All New X-Men: by Brian Michael Bendis: I have always liked Bendis – people say that Avengers has been running on fumes for a while now, but I still enjoy it every bit as much as I always have. I am a dialogue hussy, and nobody has an ear for it like Bendis – it doesn’t matter what the situation is, and Marvel high ups have crafted some profoundly dismal situations for the writers to hack their way out of, Bendis can reach into the human characters and find something real and interesting for them to say to each other, and that will always keep me coming back. The first issue of this book is setup, but already the placement of Beast as the emotional and narrative center strikes me as a great one which will lend a certain heft and understanding to the line of the story that is often absent in the X titles.
X Men Legacy: By Simon Spurrier: I have made zero secret of the fact that Spurrier’s X-Club is my favorite comic mini series ever. So, I was very excited to see him taking on an ongoing title. While I know that it’s not going to give me any more of the Dr Nemesis Riding a Shark While Singing Wagner goodness that X Club dishes out on every page, the pure inventiveness, the pouring out of ideas, is right here in this issue from the get go. It centers on Xavier’s son David Haller, about whom I know absolutely nothing, and that deficit of knowledge worked against my really grasping this book as I might have. But it sparkles with new ideas and the willingness to tell a story about the mutant psyche without throwing in a fist fight halfway through.
The Let’s Give This a Couple Issues Titles:
Uncanny Avengers: by Rick Remender: Remender’s Uncanny X-Force is fantastic. I read Uncanny Avengers 2 weeks ago, and don’t remember a thing about it. I just looked at it again, and still can’t come up with really anything to say. It’s getting its pieces in place for a big Red Skull story arc, presumably building off of elements from Fear Itself, which is still my least favorite Marvel Event of all time, so it’s hard for me to really latch onto anything here, but I’ll trust Remender for at least a few more issues.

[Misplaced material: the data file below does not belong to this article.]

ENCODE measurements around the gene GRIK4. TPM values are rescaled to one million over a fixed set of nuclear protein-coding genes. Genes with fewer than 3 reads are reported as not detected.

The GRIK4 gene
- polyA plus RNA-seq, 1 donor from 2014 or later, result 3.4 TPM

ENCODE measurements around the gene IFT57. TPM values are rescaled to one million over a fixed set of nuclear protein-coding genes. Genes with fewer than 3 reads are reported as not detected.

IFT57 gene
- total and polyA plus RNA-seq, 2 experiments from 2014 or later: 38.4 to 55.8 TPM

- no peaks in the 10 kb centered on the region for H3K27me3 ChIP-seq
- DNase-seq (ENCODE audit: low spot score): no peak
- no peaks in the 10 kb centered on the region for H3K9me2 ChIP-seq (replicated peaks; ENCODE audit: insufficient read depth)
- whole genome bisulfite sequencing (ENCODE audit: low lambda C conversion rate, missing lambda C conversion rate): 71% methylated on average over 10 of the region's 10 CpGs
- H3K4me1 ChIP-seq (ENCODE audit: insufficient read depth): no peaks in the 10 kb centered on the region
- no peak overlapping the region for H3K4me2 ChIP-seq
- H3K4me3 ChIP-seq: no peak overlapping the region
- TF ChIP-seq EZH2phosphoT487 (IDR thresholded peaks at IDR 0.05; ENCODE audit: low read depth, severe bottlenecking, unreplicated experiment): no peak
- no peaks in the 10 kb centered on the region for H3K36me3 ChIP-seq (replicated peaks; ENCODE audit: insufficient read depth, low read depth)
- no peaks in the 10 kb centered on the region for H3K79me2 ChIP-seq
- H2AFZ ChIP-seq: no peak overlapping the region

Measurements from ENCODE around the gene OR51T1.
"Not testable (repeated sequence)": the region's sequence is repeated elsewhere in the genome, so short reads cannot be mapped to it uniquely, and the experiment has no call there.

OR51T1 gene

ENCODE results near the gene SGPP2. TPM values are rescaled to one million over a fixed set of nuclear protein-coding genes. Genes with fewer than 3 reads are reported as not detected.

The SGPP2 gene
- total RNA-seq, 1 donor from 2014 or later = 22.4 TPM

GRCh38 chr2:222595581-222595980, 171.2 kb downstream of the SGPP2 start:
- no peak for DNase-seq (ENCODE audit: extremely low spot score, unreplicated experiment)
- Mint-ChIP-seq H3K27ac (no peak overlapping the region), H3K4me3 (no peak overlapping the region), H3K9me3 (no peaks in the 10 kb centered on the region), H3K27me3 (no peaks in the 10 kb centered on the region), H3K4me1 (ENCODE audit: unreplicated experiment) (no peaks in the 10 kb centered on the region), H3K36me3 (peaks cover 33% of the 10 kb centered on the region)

Red She Hulk: by Jeff Parker: John Byrne’s She Hulk was, perhaps, more than anything else, the thing that made me love Marvel Comics. While DC was sinking deeper and deeper into its monotonic self-seriousness (which I’m happy that it is pulling itself out of with broader titles like Demon Knights), Marvel was putting out a full emotional spectrum of books that had things to offer for the non perpetually angsty. Slott kept that fire going and his She Hulk was routinely the first thing I read when it was in my bag. Red She Hulk isn’t like any of that – it’s a straight up story about a rogue superpowered human trying to shut down a governmental super soldier plan while the Avengers chase her around. Excruciatingly by the numbers so far, but old loyalties die hard.
The Unspeakably Bad:
Deadpool: by Gerry Duggan and Brian Posehn: This is easily, by several orders of magnitude, the worst Deadpool comic I’ve ever read, and realistically in contention for the worst comic I’ve ever read, period. Achingly unfunny – flat dialogue, stale jokes, and a gutting of everything that made Deadpool interesting and amusing in favor of puerile and obvious comedic moves. Whereas the comedy of Deadpool in Nicieza and Way’s versions was accomplished largely by a very clever interweaving of the different voices in Deadpool’s head, Posehn and Duggan just have him turn to the camera, mug, and do a “Hey Folks, here’s a joke!” moment. Awful, awful, awful. Some say that this is redeemed by the overarching idea – that of dead US Presidents forming a plan to take over the world – but an idea with potential executed with brutish laziness is for me SO much worse than a shitty idea executed as one might expect.
– Count Dolby von Luckner